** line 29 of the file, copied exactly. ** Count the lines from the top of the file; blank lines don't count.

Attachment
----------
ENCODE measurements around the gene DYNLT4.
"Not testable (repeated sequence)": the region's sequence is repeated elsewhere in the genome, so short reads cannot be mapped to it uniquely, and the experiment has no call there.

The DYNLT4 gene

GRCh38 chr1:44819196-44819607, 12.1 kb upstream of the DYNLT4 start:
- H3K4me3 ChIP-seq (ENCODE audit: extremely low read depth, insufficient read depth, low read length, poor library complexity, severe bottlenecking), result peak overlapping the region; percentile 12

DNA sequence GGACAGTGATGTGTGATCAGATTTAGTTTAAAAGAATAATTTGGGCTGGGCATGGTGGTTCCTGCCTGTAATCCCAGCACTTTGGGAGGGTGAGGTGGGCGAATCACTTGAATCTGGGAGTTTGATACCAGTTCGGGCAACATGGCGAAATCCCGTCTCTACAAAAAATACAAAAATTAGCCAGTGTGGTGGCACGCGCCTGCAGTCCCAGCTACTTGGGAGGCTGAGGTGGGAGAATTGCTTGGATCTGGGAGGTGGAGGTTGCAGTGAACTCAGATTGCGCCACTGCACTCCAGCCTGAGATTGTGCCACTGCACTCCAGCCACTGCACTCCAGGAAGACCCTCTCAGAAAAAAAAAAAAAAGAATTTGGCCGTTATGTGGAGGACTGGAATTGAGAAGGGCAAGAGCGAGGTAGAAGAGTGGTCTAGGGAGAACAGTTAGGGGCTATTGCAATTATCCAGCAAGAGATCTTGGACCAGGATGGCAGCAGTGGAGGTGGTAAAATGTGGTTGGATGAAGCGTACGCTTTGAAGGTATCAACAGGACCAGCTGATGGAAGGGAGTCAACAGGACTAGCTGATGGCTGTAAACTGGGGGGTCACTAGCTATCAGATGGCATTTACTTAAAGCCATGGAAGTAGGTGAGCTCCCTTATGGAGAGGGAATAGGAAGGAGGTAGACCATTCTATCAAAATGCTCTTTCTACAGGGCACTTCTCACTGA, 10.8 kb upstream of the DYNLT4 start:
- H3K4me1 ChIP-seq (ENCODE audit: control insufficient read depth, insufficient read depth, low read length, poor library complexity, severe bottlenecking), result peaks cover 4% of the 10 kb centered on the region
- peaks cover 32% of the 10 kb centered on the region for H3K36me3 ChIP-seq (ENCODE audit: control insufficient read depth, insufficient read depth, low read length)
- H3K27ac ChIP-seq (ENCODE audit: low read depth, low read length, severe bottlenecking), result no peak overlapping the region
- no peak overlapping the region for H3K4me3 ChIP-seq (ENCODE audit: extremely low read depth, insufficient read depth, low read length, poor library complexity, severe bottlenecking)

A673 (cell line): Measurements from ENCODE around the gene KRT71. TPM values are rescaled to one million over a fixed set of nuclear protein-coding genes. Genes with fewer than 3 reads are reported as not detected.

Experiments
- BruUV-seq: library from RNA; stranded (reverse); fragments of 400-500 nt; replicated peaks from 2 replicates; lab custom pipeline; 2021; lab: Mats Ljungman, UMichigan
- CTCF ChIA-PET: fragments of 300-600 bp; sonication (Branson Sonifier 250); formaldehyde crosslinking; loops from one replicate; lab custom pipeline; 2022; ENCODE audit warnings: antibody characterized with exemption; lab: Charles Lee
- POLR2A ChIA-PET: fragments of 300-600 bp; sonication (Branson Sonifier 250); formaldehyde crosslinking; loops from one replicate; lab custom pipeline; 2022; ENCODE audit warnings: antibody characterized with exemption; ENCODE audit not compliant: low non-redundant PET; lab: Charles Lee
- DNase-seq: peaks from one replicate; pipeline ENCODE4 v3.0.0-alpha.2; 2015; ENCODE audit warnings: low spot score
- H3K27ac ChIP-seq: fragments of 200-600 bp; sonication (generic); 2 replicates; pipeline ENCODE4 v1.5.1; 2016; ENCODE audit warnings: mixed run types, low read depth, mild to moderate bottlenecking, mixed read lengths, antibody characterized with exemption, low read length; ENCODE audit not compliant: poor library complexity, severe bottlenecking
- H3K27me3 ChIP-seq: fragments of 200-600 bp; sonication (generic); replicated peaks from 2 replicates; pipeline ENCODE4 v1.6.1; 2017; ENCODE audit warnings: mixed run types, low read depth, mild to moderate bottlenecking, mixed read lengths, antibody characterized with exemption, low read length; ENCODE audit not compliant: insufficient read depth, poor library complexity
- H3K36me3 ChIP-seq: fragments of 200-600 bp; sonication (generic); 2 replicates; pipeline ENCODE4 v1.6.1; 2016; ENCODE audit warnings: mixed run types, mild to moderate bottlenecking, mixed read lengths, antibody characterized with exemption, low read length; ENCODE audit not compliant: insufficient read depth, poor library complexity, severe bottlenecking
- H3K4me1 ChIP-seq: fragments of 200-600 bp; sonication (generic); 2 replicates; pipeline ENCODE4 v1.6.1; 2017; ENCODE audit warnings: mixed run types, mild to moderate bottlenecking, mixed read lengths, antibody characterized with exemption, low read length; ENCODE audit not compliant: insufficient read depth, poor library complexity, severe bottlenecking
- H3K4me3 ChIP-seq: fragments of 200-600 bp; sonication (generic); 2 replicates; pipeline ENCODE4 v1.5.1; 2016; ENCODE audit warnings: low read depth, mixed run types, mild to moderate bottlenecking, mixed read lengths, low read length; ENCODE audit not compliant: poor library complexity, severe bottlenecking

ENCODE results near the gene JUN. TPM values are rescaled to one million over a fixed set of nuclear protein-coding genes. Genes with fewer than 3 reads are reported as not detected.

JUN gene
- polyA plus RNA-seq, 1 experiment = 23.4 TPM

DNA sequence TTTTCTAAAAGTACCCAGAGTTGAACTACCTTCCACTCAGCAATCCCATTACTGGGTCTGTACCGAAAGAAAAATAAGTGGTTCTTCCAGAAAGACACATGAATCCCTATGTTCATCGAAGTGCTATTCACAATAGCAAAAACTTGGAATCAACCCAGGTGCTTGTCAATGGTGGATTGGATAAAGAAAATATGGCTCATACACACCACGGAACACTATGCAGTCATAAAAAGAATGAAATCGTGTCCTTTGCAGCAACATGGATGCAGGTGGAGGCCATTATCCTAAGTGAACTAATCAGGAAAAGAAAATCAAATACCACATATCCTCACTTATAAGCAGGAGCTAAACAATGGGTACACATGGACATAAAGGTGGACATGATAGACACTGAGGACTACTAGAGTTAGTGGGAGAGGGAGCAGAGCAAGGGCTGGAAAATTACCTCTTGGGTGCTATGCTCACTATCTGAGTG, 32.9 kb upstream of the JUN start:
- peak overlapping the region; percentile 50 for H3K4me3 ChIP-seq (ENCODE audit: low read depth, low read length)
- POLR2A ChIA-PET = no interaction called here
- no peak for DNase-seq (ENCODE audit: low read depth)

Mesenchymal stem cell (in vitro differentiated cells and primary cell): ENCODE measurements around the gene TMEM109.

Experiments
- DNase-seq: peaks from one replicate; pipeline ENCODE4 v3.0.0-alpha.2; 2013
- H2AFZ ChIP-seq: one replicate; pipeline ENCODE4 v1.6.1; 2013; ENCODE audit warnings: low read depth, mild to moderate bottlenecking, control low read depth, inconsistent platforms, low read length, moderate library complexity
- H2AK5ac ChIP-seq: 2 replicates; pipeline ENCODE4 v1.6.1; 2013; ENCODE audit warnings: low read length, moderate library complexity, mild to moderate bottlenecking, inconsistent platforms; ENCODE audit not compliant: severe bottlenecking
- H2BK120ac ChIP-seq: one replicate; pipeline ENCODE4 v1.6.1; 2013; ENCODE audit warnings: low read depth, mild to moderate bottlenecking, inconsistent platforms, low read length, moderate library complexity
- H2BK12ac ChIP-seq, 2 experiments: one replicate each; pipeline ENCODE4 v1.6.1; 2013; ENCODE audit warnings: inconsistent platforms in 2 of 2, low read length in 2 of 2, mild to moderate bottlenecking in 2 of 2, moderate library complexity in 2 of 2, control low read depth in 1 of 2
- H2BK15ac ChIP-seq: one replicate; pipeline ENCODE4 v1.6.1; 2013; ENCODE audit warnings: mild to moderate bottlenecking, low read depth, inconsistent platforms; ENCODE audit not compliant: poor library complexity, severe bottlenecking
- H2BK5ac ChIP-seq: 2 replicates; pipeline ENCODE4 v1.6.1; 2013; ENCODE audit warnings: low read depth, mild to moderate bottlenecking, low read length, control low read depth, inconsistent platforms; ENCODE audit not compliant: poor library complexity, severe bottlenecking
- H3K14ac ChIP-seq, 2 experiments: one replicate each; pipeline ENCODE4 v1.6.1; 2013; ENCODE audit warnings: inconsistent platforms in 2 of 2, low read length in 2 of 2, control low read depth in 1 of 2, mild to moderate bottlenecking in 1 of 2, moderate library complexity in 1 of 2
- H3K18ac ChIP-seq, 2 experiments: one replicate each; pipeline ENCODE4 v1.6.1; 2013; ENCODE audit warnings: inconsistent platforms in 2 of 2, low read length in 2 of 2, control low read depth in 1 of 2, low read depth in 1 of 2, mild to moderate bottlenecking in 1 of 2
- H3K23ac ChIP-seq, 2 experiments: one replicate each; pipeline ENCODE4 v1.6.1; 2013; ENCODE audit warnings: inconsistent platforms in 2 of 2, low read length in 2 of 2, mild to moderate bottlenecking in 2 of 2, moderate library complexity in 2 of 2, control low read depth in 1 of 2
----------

Mesenchymal stem cell (in vitro differentiated cells and primary cell): ENCODE measurements around the gene TMEM109.